Drivers of Resistance

There are several factors that have contributed to the growing crisis of antibiotic resistance. One main driver is the overuse and misuse of antibiotics in human medicine. Antibiotics are often prescribed unnecessarily for viral infections like colds and flu that they cannot treat. When antibiotics are prescribed more than needed, it increases the chance that bacteria will develop resistance. Another factor is the excessive use of antibiotics in livestock and agriculture. To promote growth and prevent disease, farm animals are routinely given antibiotics even when they are not sick. This widespread antibiotic use in livestock breeding facilitates the development and spread of resistant bacteria. Poor infection control and lack of basic sanitation in some areas have also facilitated the spread of resistant bacteria from person to person.

Resistance is Spreading Globally

It is estimated that Global Antibiotic Resistance bacteria already cause over 2.8 million infections and 35,000 deaths each year in the US alone. However, the problem is widespread and increasing internationally. Recent studies show that resistant pathogens are present in every part of the world. Due to increased global travel and trade, resistant bacteria can spread rapidly across international borders. For example, methicillin-resistant Staphylococcus aureus (MRSA) emerged first in healthcare settings but has since spread worldwide in the community. Drug-resistant strains of common pathogens like E. coli, Streptococcus pneumoniae and Salmonella are proliferating globally, limiting treatment options. Untreatable gonorrhea has also been reported, showing how resistance can develop even to our most powerful antibiotics. Overall antimicrobial resistance threatens global health security and progress in modern medicine.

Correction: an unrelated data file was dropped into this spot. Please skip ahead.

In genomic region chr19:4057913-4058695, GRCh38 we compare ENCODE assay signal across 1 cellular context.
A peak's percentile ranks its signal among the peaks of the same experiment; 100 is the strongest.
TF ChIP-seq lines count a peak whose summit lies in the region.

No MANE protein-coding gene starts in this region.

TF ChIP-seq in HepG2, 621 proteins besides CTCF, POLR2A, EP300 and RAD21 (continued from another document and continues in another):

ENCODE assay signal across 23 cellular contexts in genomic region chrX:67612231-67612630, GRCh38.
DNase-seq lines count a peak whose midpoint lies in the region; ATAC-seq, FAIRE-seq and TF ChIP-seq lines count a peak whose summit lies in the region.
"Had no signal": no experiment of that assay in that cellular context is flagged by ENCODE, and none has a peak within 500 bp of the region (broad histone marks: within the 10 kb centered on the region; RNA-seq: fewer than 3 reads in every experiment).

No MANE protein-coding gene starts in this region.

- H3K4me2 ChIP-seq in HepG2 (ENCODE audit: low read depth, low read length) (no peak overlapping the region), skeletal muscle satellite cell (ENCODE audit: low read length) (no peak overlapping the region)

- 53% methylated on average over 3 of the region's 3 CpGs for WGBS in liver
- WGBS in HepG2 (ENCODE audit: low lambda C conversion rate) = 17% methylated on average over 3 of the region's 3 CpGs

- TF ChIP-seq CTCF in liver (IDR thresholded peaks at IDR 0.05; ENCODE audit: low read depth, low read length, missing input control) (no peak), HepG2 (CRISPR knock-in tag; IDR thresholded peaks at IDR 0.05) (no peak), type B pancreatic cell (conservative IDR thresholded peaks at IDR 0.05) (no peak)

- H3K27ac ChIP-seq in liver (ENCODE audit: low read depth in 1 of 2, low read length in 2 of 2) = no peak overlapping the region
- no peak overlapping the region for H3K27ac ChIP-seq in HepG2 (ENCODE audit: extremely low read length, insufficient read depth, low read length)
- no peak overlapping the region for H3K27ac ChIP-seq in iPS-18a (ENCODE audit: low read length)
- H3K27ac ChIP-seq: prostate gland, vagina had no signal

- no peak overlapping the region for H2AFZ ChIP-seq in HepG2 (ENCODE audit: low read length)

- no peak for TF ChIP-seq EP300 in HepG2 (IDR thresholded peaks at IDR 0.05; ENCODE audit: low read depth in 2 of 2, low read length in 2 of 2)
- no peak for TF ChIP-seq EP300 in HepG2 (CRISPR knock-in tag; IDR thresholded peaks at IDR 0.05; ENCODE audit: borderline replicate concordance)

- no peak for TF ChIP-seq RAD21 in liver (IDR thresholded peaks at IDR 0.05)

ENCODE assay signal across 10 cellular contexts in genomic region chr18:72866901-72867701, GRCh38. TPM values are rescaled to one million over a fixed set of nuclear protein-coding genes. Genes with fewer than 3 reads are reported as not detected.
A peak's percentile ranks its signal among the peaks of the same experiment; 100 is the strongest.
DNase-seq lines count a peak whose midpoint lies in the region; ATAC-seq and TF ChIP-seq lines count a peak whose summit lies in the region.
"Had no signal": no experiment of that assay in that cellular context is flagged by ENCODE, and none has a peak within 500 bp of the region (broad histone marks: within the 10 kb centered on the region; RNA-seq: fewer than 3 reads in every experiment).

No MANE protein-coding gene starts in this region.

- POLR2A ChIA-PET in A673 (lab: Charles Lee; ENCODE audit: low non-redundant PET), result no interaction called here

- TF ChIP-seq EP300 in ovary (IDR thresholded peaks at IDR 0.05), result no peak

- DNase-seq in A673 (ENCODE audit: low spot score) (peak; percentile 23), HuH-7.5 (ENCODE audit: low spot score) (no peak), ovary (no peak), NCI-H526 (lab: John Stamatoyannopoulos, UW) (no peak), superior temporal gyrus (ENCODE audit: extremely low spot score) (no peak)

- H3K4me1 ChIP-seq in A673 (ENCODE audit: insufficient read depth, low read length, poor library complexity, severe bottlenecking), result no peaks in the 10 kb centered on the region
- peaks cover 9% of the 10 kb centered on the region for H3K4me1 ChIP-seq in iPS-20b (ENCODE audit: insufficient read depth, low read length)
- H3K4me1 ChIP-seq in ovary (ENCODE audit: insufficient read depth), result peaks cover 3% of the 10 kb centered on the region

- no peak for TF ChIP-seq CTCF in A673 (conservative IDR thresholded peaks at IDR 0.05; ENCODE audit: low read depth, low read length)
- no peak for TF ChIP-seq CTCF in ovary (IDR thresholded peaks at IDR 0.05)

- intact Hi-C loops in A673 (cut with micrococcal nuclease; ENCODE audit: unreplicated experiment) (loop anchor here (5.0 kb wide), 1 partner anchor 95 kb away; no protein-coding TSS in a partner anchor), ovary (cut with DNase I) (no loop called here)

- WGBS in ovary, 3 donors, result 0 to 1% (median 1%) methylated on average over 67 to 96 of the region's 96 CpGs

Public Health Burden

The growing challenge of antibiotic resistance exacerbates the global public health burden in several ways. When infections can no longer be treated with existing drugs, it leads to poorer treatment outcomes and increased mortality from previously treatable conditions. For example, drug-resistant tuberculosis is difficult and costly to treat, causing delays and additional complications. It also increases healthcare costs as more expensive "last resort" antibiotics must be used. Resistant infections prolong hospital stays and increase medical expenses both for healthcare facilities and individuals. Beyond direct impacts, antibiotic resistance also has economic consequences by reducing labor productivity from illness and by imposing costs on societies and agricultural industries. According to the World Bank, resistance could potentially cost the global economy $100 trillion by 2050 if no actions are taken. It clearly poses serious risks to both public health and economies worldwide

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